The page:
According to the Russian Hockey Federation web site, the New York Rangers have refused to release 2008 third round draft pick Evgeny Grachev for this winter’s World Junior Championship tournament. The tournament opens in Saskatoon and Regina, Saskatchewan on December 26th.
The Russians are appealing the decision through the IIHF and have included the 19-year old forward on their preliminary roster for the tournament, which was released today. The full roster is translated below.
If the Rangers’ uphold their original decision, they’ll be making a mistake. Ostensibly, the team is keeping Grachev out of the tournament with the expectation that he’ll play in New York during the time he’d be representing his country in Saskatchewan. But Grachev has yet to find his groove in the AHL — nevermind the NHL — and his play in Hartford has actually dropped off of late. He has just two points in his last nine games and his minus-2 is worst among the team’s forwards.
Two years ago, then 19-year old rookie Artem Anisimov’s play suffered a similar sag in late November and early December. Anisimov was allowed to represent his country at the World Junior Championship that year, and came home with a silver medal and a renewed sense of confidence that was immediately evident in his play, if not instantly obvious on the scoresheet.
Since the lockout the Rangers organization has shown tremendous patience with its prospects, allowing them to grow and mature without undue pressure and expectations. With few exceptions, players have been required to dominate at their prior level of play before moving up to the next one. That model seems to have been abandoned this year. Grachev’s play in Hartford has been far from dominant, and there are players there who are performing better right now and are more deserving of the opportunity in New York — should it even arise.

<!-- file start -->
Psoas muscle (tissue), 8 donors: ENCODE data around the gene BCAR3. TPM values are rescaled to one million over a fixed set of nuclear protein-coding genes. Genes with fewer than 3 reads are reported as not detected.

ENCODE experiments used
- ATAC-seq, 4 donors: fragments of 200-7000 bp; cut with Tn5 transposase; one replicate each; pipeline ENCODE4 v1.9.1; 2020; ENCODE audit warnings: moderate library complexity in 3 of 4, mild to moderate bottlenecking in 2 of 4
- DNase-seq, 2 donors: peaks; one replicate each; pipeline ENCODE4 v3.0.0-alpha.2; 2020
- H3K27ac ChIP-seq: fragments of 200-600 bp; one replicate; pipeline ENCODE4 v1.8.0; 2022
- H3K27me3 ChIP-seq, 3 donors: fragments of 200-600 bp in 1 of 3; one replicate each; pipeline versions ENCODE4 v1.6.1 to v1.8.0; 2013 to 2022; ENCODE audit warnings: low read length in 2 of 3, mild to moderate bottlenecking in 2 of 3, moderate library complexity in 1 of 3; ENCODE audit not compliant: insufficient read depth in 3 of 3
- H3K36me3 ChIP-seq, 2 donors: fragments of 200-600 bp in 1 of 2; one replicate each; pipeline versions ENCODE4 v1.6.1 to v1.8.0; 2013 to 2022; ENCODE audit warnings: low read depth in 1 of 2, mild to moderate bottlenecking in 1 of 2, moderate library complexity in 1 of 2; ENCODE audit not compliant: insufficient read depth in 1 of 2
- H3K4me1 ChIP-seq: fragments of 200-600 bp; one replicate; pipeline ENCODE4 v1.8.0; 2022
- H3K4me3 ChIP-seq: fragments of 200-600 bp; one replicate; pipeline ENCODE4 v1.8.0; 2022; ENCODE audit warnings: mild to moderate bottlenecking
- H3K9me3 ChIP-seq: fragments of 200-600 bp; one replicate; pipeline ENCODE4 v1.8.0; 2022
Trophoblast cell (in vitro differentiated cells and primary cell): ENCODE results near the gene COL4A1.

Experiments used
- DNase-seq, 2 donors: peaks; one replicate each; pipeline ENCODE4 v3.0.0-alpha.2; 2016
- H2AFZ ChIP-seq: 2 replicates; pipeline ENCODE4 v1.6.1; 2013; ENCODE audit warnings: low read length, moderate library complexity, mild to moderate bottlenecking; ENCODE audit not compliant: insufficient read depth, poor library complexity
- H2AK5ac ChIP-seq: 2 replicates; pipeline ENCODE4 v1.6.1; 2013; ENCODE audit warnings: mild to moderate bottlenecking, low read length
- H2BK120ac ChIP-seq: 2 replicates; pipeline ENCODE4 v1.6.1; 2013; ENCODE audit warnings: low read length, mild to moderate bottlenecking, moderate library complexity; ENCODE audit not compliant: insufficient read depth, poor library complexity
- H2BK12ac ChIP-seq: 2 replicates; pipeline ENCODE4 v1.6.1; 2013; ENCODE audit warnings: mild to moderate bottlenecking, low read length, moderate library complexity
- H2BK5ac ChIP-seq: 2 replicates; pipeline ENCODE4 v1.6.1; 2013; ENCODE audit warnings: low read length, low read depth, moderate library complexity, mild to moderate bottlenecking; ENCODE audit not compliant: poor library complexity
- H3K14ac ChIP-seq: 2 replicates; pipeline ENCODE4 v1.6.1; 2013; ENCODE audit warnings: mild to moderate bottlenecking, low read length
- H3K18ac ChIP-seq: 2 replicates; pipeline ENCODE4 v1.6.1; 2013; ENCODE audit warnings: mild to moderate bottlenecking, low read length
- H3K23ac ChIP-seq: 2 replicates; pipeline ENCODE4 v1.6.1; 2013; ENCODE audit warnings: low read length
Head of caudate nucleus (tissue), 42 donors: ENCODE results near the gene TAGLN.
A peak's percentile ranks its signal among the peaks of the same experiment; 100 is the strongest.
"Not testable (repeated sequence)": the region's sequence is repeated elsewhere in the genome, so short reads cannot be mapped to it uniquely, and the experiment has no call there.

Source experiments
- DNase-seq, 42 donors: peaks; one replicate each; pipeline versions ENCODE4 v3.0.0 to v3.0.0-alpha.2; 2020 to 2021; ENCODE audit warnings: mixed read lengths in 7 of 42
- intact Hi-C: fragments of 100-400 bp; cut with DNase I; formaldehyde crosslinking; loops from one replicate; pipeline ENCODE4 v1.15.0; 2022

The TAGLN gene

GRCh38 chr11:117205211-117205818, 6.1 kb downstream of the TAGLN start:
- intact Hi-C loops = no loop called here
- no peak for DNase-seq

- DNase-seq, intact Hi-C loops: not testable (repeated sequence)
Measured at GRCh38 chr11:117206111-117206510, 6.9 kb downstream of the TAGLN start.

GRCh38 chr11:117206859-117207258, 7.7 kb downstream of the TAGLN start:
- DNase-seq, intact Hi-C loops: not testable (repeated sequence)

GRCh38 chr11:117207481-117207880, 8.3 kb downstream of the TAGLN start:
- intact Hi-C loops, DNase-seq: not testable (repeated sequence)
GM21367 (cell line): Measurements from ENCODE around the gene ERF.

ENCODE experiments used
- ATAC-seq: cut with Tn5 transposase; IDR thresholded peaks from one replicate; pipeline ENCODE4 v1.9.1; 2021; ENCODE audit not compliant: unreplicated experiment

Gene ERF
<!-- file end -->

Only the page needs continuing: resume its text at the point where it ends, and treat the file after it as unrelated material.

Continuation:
Grachev is a tremendously talented player with an extremely bright future. Holding him out of a highly competitive international tournament in order to rush him to the NHL before he’s ready could have serious negative consequences. If you doubt that, look no further than Nikita Filatov and Victor Tikhonov for examples of what can happen when a promising young Russian is rushed to the NHL before his game has fully developed.
Preliminary Russian Roster for the 2010 World Junior Championship
Igor Bobkov — 1991 – Metallurg Magnitogorsk
Alexander Zalivin — 1990 — Dynamo Moscow
Ramis Sadikov — 1991 — Erie Otters OHL
Alexei Trifonov — 1990 — Lada
Anton Klementiev — 1990 — New York Islanders
Dmitry Orlov — 1991 — Metallurg Novokuznets
Maxim Chudinov — 1990 — Severstal
Dmitry Kostromitin — 1990 — Rouyn-Noranda Huskies
Nikita Zaitsev — 1991 — Sibir
Nikita Pivtsakin — 1991 — Avangard
Konstantin Plaksin — 1990 — Traktor
Alexander Tarasov — 1990 — HK MVD
Ildar Isangulov — 1992 — Salvat Yulaev
Kirill Yurev — 1991 — Lada
Vyacheslav Voynov — 1990 — Manchester Monarchs
Dmitry Kulikov — 1990 — Florida Panthers
Nikita Filatov — 1990 — CSKA
Alexander Burmistrov — 1991 — Barrie Colts OHL
Vladimir Tarasenko — 1991 — Sibir
Pavel Dedunov — 1990 — Amur
Ivan Telegin — 1992 — Saginaw Spirit OHL
Maxim Kitsin — 1991 — Metallurg Novokuznets
Maxim Trunev — 1990 — Severstal
Sergei Plotnikov — 1990 — Amur
Evgeny Kyznetsov — 1992 — Traktor
Evgeny Timkin — 1990 — Avangard
Vyacheslav Kulemin — 1990 — CSKA
Egor Dugin — 1990 — Traktor
Kirill Petrov — 1990 — AK Bars
Magomed Gimbatov — 1990 — SKA
Petr Khokhryakov — 1990 — Neftekhimik
Dmitry Kygrishev — 1990 — Quebec Remparts
Evgeny Grachev — 1990 — Hartford Wolf Pack
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